where do i fit in

Personal — Jane Tam @ February 18, 2010 12:06 am

Recently I was asked where do I fit in the contemporary art world and how do I contribute to it. These questions threw me off my chair immediately and I was scratching my head nonstop as I tried to think of answers. I don’t even remember what I said anymore and I might have spewed out some verbal garbage about using my photography as a way to discuss issues pertaining to Asian American ethnography and family politics. Add in a lot of “um(s)” and “uhh(s)” into the mix and I probably said something super water-downed.

This is the difference between getting a BFA versus a MFA. During the four years as an undergrad, all you are focused on is making work, experimenting, succeeding, failing, and by the fourth year, you’ll be lucky to realize what you want to do for the future. Professors guide you through trials and tribulations about experimenting and do not expect you to think about where you fit into contemporary art history. Hell, who are you to even think you can make it into a history book? You just need to work and be selfish. Just think and do your work. Figure out how you contribute to art later.

After a few years of sending jpgs and prints over and over again to competitions and contests, it hit me early on that photography is not all about me, it’s also about the person viewing the work. How do I match up with others? What am I lacking? But I’ve struggled and still struggle to find out how to my work fits into photography history. Sometimes it’s easy to ride the Chinese art wave but this is so one-dimensional and I hate it.

Like a confused teenager going through puberty, it’s always been about how and where do I fit in. When am I obviously Chinese, when am I uniquely American, female, young, old, smart, naive, successful, not up to par, etc. When I enter contests or competitions and have other Asian American work against mine, are we too similar? Is there only space for one? Talk about insecurities, huh?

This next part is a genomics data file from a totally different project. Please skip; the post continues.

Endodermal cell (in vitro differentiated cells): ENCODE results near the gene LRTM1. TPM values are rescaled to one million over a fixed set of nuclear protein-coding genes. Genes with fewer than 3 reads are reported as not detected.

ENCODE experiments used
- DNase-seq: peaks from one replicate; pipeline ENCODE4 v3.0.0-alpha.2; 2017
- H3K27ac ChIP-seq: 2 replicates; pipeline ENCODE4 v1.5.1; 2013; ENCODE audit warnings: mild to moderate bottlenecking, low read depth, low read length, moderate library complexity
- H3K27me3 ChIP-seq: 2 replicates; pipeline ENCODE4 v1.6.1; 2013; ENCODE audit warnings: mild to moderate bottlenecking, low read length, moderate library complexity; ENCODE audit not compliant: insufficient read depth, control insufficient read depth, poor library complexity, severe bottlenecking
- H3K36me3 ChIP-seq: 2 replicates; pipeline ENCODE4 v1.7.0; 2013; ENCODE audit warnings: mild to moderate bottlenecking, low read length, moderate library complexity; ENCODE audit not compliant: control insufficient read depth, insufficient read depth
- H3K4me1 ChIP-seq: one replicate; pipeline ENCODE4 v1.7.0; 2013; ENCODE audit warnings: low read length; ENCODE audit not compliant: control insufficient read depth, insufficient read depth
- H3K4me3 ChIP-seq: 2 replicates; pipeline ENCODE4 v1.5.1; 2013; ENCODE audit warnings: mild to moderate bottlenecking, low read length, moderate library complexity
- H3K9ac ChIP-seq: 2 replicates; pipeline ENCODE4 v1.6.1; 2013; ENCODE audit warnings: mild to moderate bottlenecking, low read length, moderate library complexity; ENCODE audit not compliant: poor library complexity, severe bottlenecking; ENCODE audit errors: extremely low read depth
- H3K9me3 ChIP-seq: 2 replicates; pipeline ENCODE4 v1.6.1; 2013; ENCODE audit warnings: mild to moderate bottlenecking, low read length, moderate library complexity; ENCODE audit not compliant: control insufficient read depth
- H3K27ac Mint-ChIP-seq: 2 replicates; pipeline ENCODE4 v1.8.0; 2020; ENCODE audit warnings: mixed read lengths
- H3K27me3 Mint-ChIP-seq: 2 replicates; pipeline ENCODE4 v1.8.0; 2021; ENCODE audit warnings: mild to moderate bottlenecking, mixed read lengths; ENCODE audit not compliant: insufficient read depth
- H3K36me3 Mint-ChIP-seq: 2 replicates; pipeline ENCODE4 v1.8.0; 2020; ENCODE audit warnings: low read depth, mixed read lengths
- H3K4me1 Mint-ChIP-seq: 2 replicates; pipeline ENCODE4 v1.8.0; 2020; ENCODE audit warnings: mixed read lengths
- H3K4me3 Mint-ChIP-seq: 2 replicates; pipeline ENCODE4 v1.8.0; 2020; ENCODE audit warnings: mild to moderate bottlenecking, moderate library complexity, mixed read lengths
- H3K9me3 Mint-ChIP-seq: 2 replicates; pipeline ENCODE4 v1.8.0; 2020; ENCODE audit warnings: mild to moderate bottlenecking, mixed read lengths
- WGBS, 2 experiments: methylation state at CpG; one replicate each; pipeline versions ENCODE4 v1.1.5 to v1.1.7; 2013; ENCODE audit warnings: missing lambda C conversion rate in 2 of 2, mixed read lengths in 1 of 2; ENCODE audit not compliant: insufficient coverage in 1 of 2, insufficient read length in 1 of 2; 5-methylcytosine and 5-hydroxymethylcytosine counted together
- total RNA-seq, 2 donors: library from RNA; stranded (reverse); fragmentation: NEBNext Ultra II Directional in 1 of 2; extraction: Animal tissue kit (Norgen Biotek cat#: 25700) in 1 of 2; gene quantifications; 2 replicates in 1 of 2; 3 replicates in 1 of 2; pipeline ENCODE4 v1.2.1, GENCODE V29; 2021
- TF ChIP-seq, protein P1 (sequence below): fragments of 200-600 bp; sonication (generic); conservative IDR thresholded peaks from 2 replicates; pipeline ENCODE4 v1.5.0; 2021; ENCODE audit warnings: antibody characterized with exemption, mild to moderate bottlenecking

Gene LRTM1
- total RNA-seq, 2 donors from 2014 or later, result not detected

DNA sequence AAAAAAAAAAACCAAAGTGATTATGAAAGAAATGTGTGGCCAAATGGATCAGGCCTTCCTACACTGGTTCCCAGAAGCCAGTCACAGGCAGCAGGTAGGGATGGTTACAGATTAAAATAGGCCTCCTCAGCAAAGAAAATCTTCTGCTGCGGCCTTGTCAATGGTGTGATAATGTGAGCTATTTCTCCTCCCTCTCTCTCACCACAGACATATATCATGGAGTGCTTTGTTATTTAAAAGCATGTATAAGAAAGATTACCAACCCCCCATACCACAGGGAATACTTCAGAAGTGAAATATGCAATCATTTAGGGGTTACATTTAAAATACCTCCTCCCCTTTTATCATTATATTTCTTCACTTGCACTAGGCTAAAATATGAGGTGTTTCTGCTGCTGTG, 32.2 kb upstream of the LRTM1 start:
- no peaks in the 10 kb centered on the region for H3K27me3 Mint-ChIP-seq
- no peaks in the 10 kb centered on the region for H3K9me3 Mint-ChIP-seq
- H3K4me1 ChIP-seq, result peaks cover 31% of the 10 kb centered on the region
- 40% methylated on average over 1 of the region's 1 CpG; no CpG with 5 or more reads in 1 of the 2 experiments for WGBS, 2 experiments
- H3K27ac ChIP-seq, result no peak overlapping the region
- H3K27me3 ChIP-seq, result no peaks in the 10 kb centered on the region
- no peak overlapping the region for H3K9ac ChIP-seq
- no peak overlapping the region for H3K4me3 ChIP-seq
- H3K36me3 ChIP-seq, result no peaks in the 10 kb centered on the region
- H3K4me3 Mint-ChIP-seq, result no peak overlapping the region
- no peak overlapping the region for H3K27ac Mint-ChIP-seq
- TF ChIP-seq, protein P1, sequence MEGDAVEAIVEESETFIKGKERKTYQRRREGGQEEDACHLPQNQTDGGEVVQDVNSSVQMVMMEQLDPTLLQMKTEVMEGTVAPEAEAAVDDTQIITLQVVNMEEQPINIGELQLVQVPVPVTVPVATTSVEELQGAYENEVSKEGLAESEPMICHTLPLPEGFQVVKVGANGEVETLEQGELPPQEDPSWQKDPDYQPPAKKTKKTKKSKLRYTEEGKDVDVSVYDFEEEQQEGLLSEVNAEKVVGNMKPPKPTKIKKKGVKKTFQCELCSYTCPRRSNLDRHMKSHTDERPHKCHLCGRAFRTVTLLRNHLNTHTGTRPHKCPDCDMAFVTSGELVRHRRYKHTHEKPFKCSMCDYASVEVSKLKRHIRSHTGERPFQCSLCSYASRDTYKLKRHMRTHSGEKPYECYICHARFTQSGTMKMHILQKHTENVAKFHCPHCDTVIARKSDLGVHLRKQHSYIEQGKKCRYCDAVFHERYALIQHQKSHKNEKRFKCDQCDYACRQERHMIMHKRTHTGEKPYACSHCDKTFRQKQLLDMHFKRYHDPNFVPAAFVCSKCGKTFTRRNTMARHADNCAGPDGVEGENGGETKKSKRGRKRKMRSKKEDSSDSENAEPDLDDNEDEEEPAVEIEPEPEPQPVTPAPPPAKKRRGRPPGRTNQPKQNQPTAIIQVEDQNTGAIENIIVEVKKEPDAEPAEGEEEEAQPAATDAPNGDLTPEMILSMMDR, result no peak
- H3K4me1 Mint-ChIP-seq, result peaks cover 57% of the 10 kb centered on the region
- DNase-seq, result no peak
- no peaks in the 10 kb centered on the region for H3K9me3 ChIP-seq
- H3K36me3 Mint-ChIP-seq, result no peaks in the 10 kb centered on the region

I have a long way to go and doubt always cross my mind. My competitive nature keeps me grounded and I hope these questions of fitting in don’t stop. I believe the day I figure it out is the day I stop questioning. I’m sure I have other open-ended, head-scratching questions ahead of me in the near future so I should keep this post in mind and not stumble into the pitfalls of verbal garbage.


  1. Writing is always easier than speaking. It is less rushed and allows for more processing. Thanks for writing this out and being so honest. It is refreshing.

    Comment by adam — February 18, 2010 @ 11:28 am
  2. ‘Recently I was asked where do I fit in the contemporary art world and how do I contribute to it. ‘

    Although it might be important to think about that question privately, I don’t think it’s a photographers place to answer it publicly. It is hard enough to try to make meaningful work that has something interesting to say. I think, for better or worse, others will decide where you fit and what you contribute.

    Comment by Mark — February 18, 2010 @ 5:18 pm
  3. […] by Suzanne Révy about an issue of some landscape images looking a bit similar. She pointed me to this post by Jane Tam, which is worth a read. You should also investigate both photographer’s […]

    Pingback by UNT Photo 2 - Fitting in and such — February 18, 2010 @ 6:53 pm
  4. […] In response to a blog post that was referenced on “Conscientious” in connection to the idea that was expressed on Jane Tam’s Blog […]

  5. Im just trying to fit into humanity, never mind the fine art world.

    Comment by theamazingquietman — February 19, 2010 @ 1:39 pm
  6. I think this is an important question to ask yourself- and it is something that comes with grad school. I’m in a very theoretical program, and part of my creative dissertation is to write about where I fit in terms of other photographers and artists.
    Recently I heard Gregory Crewdson speak, and he said something that really resonated with me: Find your story and tell it. Only you have your story, and only you can tell it in your way.
    I hope this helps you.

    Comment by lomagirl — February 20, 2010 @ 11:18 pm
  7. What a relief to know I’m not the only person who struggles with this question quite often. Sometimes I think I have it all figured out, only to realize a day or two (or even minutes) later that I actually am not quite sure. But I guess the most important thing is to keep asking yourself those questions, keep pushing and doing the work. Or something like that.

    Comment by Danielle — March 21, 2010 @ 11:02 am

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